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FAIR VALUE ACCOUNTING AND EARNING MANAGEMENT: THE IMPACT OF UNOBSERVABLE INPUTS ON EARNING QUALITY. EVIDENCE FROM THE USDownload This Article
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Accounting standard boards (IASB and FASB) are aimed at designing high-quality standards able to increase transparency and comparability of financial reporting. They have chosen fair value accounting (FVA) approach to improve the quality of financial reporting and at the same time help financial reporting users in the decision-making process. During recent years, an intense debate has arisen about the trade-off between relevance and reliability of accounting information using this approach. Many authors outline problems related to the fair value hierarchy valuation of financial instruments, in particular, the discretionary use of unobservable inputs in financial instruments valuation process in support of earnings management. Tutino and Pompili (2018) have identified a general negative correlation between the extent of FVA and earning quality. Stating this, the main objective of the paper, using the same approach of the previous one, is to identify the specific impacts of unobservable inputs on earning quality. Theory and previous literature suggest a major negative impact of unobservable inputs than observable ones on the quality of information provided within financial reporting. Results show a negative and strong relationship between FVA and earning quality for US banks that do not depend on the hierarchy of input used in the evaluation process. These results suggest new considerations on the reliability of fair value concerning the possibilities of manipulation given to the management with this approach.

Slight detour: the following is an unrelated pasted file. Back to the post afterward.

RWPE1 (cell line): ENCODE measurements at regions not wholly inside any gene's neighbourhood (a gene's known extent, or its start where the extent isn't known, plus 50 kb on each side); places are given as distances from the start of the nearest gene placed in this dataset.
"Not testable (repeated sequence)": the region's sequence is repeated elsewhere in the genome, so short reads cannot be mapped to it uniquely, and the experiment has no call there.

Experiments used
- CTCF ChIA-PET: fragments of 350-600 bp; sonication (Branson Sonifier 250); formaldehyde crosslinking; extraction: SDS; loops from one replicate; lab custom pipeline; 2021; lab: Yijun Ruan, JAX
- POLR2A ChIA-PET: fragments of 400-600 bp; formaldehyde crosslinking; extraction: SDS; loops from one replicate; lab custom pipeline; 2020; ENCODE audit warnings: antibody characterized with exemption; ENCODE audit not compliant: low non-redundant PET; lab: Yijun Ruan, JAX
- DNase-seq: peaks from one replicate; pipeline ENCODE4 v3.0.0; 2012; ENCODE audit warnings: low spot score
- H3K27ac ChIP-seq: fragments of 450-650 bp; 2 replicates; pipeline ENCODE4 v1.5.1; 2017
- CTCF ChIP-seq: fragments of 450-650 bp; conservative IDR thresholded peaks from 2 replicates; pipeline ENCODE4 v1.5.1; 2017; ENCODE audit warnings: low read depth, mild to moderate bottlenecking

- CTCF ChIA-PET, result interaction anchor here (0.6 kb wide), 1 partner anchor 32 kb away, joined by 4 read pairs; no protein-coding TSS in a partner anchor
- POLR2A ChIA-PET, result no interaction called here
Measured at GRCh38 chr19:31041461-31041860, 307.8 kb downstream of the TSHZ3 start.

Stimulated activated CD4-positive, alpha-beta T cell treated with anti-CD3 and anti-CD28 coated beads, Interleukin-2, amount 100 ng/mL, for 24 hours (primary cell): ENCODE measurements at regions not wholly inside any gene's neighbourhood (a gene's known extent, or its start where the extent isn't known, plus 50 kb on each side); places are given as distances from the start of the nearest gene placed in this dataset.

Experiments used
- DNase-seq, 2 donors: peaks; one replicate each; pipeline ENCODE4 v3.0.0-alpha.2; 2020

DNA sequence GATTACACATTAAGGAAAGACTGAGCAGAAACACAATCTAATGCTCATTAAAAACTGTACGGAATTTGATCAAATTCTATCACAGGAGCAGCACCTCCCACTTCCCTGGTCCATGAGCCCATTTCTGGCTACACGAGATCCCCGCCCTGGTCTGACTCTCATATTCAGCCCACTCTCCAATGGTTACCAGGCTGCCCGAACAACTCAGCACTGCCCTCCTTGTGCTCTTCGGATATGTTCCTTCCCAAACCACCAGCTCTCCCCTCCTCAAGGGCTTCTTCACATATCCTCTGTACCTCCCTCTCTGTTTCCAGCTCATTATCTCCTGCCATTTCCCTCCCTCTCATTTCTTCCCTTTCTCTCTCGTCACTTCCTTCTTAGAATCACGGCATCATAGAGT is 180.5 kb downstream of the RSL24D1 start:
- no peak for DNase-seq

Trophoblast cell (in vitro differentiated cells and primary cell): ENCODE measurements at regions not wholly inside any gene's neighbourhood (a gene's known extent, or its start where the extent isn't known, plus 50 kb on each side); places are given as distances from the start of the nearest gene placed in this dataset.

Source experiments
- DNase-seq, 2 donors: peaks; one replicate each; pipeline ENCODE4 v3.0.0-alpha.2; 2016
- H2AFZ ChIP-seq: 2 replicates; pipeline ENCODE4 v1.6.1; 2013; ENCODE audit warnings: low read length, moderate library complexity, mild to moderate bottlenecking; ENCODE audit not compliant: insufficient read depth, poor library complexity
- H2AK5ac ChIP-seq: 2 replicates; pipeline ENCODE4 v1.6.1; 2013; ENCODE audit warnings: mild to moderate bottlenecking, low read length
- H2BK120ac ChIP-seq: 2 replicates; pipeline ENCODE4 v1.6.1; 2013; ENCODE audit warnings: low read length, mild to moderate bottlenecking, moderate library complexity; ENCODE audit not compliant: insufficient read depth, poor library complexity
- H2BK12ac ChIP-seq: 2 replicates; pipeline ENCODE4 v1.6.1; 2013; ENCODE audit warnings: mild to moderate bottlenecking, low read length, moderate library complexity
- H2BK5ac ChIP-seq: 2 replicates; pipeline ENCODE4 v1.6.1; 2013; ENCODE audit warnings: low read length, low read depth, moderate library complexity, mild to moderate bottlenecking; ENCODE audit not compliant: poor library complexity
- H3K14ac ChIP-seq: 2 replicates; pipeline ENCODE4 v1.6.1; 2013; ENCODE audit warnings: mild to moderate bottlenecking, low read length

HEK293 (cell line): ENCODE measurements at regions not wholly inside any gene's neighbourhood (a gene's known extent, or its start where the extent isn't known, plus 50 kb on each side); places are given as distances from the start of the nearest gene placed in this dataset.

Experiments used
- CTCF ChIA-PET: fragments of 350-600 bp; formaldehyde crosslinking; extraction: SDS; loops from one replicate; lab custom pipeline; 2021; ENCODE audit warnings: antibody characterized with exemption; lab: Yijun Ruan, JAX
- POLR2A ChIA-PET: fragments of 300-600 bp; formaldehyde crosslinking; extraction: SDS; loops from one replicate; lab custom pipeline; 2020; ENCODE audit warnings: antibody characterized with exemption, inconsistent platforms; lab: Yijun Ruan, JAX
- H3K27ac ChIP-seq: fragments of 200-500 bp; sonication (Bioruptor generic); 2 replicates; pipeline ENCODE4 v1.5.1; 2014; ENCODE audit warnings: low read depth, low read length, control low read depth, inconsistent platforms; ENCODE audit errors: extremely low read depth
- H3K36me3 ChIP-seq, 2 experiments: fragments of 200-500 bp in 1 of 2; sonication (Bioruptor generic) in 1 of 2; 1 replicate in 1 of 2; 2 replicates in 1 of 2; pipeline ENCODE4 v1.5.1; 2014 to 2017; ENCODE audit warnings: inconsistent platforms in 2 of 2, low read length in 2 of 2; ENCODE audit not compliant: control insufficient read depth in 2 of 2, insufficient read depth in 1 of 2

Keywords: Fair Value Accounting, Fair Value Hierarchy, Earning Management, Earning Quality, Banking
JEL Classification: G14, G23, G32, M41, N2
Published online: 30.01.2019
How to cite this paper: Pompili, M., & Tutino, M. (2019). Fair value accounting and earning management: The impact of unobservable inputs on earning quality. Evidence from the US. Corporate Ownership & Control, 16(2), 8-18. http://doi.org/10.22495/cocv16i2art1